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Everyone at those meetings will be recording their own minutes

To The Daily Sun,

As was reflected in the Gilmanton selectmen's minutes of April 4, 11 ,18 and 25, the selectmen were unanimous in their support of audio-recording their public minutes and the saving of those recordings for seven years. At the time, I imagine, they felt there was nothing to fear in having the meetings recorded. They have obviously discovered otherwise. They have completely reversed their decision and there will no longer be any further recording (see story - May 20). It would seem, then, that they have in fact found that there is something to fear after all. And that would be: themselves! The truth is the Gilmanton selectmen and town administrator have discontinued recordings to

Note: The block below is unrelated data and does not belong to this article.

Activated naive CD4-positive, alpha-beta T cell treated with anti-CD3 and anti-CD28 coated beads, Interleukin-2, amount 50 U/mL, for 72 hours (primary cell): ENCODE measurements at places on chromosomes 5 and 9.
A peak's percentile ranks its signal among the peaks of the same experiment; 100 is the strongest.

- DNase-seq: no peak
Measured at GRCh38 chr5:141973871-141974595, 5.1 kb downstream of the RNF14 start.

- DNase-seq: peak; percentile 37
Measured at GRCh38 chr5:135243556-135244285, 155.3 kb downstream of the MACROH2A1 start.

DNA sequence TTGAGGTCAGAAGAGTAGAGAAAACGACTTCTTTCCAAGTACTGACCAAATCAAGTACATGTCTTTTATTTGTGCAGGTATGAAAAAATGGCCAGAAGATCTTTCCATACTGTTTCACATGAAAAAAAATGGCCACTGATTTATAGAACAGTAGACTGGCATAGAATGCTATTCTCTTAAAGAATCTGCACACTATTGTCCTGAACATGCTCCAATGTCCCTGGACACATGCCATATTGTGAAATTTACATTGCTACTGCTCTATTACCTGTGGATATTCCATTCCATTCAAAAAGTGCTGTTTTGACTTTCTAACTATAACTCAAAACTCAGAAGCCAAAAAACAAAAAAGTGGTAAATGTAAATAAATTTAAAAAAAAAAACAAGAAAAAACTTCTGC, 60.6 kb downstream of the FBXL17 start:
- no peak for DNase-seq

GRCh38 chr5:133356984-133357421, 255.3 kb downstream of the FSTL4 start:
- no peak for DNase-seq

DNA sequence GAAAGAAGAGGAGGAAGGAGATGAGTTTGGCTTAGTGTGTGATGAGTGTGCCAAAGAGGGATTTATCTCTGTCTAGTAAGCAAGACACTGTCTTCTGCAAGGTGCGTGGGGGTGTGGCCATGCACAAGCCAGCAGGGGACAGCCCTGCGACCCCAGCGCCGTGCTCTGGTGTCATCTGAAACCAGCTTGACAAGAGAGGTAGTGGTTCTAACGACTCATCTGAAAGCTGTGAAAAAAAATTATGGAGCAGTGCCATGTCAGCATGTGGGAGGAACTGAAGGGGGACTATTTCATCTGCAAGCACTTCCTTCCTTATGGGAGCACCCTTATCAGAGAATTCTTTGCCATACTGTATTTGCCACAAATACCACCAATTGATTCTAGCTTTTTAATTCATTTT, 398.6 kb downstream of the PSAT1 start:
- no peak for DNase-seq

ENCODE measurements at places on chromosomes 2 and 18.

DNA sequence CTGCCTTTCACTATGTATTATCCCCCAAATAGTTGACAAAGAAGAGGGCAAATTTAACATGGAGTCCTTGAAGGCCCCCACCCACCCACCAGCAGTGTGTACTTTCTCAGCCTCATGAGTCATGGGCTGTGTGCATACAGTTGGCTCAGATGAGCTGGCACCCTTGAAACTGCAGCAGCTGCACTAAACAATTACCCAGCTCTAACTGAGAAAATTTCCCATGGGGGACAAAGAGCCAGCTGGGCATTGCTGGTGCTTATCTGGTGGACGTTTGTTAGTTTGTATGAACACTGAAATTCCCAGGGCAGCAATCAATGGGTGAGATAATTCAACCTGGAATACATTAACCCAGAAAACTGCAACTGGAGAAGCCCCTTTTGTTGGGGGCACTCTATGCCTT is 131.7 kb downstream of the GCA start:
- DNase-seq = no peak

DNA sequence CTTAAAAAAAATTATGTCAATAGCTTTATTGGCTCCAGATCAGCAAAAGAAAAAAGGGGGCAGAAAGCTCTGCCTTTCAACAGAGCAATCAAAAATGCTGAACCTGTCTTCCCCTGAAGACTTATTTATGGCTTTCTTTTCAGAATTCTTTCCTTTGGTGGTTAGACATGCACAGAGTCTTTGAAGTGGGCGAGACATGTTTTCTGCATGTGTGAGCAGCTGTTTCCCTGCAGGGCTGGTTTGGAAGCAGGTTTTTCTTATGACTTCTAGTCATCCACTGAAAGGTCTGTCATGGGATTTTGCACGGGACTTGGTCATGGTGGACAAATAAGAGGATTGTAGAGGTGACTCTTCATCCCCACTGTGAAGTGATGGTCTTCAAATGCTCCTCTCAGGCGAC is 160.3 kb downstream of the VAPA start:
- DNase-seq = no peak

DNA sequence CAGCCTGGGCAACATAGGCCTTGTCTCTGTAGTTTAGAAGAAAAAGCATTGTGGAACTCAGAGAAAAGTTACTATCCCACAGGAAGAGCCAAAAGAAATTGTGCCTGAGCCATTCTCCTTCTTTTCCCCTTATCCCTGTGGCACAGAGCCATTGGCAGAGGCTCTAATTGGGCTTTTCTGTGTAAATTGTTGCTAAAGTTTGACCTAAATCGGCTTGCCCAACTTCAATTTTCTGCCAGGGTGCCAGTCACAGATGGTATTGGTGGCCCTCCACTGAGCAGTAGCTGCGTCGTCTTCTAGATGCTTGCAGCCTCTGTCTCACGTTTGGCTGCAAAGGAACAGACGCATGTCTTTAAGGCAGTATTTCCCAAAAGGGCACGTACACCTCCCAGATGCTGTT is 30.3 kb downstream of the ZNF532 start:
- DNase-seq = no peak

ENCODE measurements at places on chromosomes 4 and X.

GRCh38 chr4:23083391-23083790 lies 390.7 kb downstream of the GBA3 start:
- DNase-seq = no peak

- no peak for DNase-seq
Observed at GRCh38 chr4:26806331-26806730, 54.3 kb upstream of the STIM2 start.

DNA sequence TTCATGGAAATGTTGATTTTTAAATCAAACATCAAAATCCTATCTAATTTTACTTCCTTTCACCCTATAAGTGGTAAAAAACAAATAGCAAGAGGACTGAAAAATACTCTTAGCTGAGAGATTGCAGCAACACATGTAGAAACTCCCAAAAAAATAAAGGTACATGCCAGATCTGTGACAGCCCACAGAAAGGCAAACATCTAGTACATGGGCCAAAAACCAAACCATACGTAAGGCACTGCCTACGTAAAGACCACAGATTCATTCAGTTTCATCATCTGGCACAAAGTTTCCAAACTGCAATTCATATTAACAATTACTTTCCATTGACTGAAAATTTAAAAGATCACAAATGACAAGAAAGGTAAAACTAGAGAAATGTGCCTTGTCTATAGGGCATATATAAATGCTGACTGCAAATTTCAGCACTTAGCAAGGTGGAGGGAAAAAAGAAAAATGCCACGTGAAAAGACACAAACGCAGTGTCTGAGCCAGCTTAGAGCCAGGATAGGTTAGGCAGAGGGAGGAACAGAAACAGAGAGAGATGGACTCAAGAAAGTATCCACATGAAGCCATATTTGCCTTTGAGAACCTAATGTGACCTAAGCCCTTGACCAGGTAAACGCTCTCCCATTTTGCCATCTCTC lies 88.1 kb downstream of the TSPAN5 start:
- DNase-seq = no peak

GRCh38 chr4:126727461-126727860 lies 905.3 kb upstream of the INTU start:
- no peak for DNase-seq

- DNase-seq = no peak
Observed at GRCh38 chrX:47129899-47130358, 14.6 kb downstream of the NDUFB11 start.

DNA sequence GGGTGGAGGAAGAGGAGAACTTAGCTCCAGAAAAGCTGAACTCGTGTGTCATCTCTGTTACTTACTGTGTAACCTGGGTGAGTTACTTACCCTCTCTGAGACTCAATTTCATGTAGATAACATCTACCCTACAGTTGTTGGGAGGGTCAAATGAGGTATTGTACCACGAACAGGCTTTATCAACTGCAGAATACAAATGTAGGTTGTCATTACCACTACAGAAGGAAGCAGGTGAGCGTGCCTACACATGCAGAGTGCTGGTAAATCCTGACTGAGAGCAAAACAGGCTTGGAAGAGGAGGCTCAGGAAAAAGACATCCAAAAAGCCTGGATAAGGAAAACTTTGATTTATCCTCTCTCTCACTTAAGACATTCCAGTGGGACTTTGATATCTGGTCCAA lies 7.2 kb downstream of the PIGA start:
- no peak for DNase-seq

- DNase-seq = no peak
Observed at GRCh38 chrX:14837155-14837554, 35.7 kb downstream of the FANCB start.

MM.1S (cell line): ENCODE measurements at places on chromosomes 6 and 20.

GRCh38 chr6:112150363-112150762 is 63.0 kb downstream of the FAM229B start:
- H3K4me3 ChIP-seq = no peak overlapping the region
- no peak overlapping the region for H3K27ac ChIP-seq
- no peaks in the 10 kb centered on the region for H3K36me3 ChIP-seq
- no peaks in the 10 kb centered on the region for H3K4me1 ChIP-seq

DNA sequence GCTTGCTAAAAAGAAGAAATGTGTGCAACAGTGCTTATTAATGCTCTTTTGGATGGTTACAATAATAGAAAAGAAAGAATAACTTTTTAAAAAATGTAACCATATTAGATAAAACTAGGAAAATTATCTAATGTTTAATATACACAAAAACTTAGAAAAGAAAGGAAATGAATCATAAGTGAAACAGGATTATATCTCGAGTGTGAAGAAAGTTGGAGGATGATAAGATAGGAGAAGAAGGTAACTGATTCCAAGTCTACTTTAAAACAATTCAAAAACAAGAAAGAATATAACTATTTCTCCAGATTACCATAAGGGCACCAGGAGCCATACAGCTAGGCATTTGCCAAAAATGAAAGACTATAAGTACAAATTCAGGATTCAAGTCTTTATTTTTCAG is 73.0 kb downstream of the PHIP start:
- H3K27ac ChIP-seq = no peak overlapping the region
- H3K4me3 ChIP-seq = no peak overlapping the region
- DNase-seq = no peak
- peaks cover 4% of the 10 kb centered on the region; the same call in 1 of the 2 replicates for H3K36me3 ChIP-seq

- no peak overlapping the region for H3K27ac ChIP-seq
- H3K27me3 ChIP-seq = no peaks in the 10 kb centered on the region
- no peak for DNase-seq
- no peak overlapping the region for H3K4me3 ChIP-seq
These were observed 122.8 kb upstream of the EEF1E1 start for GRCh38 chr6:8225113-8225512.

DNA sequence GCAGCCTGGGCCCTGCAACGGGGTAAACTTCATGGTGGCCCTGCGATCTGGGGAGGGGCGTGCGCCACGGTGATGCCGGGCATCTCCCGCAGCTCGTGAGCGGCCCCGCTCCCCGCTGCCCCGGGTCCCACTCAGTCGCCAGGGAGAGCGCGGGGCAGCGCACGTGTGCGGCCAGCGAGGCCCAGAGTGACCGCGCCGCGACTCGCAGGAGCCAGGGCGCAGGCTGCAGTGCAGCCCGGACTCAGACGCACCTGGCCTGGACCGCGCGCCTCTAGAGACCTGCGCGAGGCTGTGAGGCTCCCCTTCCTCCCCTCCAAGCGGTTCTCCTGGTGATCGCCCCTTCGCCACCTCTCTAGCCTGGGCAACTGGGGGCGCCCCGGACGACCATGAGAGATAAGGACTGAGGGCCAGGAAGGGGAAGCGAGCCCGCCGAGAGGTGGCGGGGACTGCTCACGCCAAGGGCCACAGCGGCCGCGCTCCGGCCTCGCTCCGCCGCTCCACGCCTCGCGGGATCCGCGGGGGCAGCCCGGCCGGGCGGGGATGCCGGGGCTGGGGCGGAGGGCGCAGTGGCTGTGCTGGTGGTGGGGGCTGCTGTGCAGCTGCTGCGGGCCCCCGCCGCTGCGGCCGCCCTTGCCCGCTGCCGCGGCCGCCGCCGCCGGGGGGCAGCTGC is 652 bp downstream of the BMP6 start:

protect themselves, from themselves.

It won't work, and this is why:

If anyone in Gilmanton were to take the time to review the existing recordings and documented minutes of the last few months, they would discover their local governing body consists of two completely inexperienced selectmen and one, though a bit more experienced, more a follower than a leader and thereby oftentimes ineffective, and a town administrator who has developed a consistent history of passing the buck and scapegoating. Combinations which have resulted in more than a few serious mistakes. Worse, the tapes and minutes demonstrate that when confronted with these mistakes, they have shown a very unflattering side of themselves as less of a governing body and
more as a group more driven by their own arrogant self-centeredness, self-interests and agendas than public service. Not exactly what you want to have an audio record of . . . and so they stopped recording.